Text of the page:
A near-death experience leads David (Hayden Christensen) to discover that he can “jump” from one place to another instantaneously. Clearly bereft of any morals, David goes about robbing banks and eating burritos on international landmarks… until Roland (Samuel L Jackson), part of some kind of secret “jumper police” (sounds like the cardigan cops) catches up with him and wants to kill him. At this point he decides it’s time to look up his childhood sweetheart, Millie (Rachel Bilson) and take her to Rome on holiday, which she agrees to despite not having seen him in eight years… but Roland isn’t done with him yet. Maybe this worked as a book but between David being a completely unsympathetic character, Hayden Christensen being a terrible actor and the mythology being extremely patchy, it just really lacked substance. Don’t bother.

It's okay... I know I'm a twat. I've accepted it. If this relationship is going to continue, you need to accept it too.

FIlm study… week 66

St Trinian’s 2: The Legend of Fritton’s Gold

The first St Trinian’s film was kind of cute and funny in its irreverent silliness but making a second one was just overkill. It smacks of an attempt to cash in and you can tell that it was a vastly inferior product by the fact that half the original cast didn’t return and those that did seem embarrassed to be there. There are secret societies and pirates and a treasure… and David Tennant, but not even he can save it. Avoid.

Made In Chelsea... Nights!


A young Vietnam War volunteer (a remarkably fresh-faced Charlie Sheen) finds himself in a platoon where the boundaries of right and wrong have been worn away by the horrors of war. When two rival sergeants (Tom Berenger and Willem Defoe) clash over the treatment of some villagers, the platoon must take sides with fatal consequences. This seminal war film personifies the genre and is a must-see, although be prepared to leave feeling utterly disgusted with humanity.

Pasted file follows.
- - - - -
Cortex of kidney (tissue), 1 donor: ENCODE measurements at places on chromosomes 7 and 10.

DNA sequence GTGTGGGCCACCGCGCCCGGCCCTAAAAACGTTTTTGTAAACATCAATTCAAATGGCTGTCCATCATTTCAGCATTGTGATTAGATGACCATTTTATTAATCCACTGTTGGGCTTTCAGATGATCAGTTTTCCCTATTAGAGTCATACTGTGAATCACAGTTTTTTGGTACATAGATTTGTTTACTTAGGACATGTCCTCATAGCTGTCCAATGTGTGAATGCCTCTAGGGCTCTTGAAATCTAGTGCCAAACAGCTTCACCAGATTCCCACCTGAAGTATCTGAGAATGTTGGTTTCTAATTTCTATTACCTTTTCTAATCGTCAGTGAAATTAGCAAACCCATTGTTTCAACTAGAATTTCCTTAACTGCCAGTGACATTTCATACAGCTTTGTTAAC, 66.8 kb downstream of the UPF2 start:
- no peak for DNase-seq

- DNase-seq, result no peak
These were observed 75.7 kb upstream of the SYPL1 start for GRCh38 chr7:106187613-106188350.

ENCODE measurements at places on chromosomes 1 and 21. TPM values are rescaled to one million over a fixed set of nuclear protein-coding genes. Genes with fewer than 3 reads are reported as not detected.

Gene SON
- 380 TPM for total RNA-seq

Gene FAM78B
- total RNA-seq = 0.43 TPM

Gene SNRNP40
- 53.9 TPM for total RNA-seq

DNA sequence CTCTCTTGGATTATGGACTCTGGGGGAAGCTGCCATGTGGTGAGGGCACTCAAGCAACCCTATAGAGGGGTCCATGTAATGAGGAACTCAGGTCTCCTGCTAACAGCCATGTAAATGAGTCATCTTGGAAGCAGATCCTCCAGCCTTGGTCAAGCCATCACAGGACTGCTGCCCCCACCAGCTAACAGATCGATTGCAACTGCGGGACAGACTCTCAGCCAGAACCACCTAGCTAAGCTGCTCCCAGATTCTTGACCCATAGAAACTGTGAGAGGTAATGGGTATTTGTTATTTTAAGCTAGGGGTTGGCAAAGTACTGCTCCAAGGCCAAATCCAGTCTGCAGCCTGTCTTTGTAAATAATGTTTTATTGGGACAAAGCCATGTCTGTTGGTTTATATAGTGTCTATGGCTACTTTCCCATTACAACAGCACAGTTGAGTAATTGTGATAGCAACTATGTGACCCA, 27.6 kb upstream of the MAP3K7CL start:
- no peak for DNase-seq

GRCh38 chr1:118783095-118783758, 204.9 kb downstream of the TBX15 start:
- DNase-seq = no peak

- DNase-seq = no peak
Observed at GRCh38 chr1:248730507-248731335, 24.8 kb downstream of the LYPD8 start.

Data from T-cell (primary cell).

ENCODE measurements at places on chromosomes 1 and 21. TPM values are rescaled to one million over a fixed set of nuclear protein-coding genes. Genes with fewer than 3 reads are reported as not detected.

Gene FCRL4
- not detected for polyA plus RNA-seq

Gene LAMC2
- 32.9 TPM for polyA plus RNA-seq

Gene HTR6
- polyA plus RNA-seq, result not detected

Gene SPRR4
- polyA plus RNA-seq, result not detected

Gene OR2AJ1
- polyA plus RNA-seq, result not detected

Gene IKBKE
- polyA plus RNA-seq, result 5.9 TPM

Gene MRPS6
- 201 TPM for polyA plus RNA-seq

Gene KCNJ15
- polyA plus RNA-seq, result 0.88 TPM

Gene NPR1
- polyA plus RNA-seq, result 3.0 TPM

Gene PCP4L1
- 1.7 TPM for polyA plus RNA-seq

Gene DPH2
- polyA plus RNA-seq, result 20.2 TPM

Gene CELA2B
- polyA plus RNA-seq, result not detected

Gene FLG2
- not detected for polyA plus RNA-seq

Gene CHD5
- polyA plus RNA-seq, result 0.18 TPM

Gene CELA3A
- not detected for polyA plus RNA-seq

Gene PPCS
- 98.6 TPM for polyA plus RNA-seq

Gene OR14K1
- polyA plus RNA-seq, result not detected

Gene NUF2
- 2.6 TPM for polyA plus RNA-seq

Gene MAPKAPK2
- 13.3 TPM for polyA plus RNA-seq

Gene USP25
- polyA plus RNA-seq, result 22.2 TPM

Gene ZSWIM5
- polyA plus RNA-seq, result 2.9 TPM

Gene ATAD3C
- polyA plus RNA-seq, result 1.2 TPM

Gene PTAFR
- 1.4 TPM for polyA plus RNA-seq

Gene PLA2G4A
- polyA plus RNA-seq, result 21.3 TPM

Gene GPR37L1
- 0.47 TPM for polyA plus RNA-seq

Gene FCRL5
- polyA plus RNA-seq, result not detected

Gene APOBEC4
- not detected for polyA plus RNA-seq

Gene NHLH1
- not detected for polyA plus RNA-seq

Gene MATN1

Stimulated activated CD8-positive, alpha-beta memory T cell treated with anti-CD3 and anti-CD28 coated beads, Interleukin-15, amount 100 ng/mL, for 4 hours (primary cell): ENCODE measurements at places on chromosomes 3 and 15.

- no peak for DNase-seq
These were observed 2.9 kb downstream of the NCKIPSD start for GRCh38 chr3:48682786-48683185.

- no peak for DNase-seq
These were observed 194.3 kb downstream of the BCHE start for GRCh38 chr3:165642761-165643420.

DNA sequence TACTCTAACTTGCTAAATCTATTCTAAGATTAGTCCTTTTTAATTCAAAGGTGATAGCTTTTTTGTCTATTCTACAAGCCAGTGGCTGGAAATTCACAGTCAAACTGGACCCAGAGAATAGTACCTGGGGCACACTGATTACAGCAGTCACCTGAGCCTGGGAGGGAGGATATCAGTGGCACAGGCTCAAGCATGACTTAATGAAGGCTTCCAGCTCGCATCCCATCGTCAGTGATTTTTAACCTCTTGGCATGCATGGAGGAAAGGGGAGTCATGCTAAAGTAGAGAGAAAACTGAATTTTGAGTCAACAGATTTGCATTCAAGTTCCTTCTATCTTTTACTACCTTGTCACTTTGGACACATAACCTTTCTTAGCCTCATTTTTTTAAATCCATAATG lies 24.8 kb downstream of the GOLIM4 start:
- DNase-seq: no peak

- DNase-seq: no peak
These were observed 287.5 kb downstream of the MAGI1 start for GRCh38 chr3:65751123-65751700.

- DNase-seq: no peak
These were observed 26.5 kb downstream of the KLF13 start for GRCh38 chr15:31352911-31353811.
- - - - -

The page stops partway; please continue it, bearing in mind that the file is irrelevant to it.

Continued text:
Somehow the 1972 Vietnam Hunks calendar just wasn't flying off the shelves


Bradley Cooper plays an unemployed writer who is introduced to NZT, a drug that allows him to use 100% of his brain. Soon he is rich and successful beyond his wildest dreams but when the side-effects of the drug manifest themselves he realises he might be in way over his head. This actually really wasn’t bad. Cooper is believable as both a loser and a slick genius and although I initially scoffed at the ending, in hindsight it was actually rather clever. The only real downside is the lack of chemistry between Cooper and Abbie Cornish, who plays his put-upon girlfriend.

And den de wurds just fallz from de sky... and dat's how I writez de book

Wuthering Heights